It slain, thou wilt attain to heaven, or thou wilt possess the earth if a conqueror: wherefore arise, O son of Kuntī ! resolved upon the fight.
Accounting pain and pleasure, gain and loss, victory and defeat as equal, gird thyself for the battle: thus thou wilt not bring sin upon thee.
This doctrine has been declared to thee according to the Sānkhya (system); hear now the Yoga (teaching). When thou, by means of this teaching, hast become devout (yukta), thou wilt cast off the bonds of works.1
· This expression, “bonds of ac- of such gain or loss : the aim of the tion” (or “bonds of works "), often true Yogin is to rise above all such recurs in the poem, and must be vicissitudes and to gain by a mystic well understood in order to gain a union (yoga) with the supreme correct knowledge of the nature and Brahmă in devout meditation a aims of this system philosophy. final absorption (nirrāņa) into his Every action that is wrought for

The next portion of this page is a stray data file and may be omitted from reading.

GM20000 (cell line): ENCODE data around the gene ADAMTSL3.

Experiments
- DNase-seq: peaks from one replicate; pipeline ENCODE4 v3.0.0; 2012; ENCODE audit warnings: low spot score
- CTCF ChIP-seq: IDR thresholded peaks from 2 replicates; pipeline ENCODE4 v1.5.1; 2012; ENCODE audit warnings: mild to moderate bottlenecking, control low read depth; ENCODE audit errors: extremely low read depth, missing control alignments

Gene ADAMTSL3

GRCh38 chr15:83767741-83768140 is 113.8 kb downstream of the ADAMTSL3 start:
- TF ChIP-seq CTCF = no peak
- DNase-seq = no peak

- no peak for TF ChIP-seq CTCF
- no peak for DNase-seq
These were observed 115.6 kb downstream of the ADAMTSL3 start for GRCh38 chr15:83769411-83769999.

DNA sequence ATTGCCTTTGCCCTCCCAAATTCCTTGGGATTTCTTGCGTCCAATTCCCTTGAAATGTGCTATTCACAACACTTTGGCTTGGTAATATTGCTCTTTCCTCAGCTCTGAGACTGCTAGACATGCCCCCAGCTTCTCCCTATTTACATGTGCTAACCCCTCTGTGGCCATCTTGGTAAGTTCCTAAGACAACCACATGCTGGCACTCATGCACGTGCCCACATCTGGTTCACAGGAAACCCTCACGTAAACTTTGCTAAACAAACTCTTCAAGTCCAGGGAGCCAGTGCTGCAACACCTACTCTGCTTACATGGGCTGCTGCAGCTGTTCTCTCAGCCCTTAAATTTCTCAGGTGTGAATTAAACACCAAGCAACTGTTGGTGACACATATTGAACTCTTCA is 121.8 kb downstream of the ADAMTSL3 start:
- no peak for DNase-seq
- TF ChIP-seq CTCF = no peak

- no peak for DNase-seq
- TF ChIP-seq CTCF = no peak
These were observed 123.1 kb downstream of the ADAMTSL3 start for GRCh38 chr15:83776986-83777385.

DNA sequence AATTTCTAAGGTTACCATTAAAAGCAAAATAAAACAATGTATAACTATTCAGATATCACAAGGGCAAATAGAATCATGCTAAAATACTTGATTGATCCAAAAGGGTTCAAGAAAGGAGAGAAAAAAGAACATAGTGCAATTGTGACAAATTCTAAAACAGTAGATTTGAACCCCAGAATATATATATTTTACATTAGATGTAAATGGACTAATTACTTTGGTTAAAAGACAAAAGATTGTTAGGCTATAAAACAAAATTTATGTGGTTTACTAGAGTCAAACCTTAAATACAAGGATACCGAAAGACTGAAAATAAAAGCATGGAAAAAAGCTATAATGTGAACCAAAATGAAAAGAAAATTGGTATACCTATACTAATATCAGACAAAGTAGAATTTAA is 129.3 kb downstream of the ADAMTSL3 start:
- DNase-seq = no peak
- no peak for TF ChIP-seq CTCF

The Yogin is then born some purpose connected with self, no more, and is for ever emancipated though it be the hope of gaining from any contact with matter, which heaven, is followed by the necessary is the source of all evil and of all result of a good or evil state in an- pain. Hence arises the opposition other body. This result is called in the spiritualist Yogin to all outthe bond of action, or that to which ward forms, even such as are exthe work necessarily binds the doer. pressed or enjoined in the Vedas. All works are exposed to the danger He becomes superior to them all in
40 In this (system) there is no waste of effort, in it no loss?
is found. Even a little of this pious exercise delivers from great fear.
This doctrine (), which is of a constant nature, is one, O son of Kuru! but many-branched and endless are the doctrines of the inconstant.
A flowery kind of language is spoken by the unwise, who delight in Veda-words, O son of Přithā! saying, “There is nothing but this !”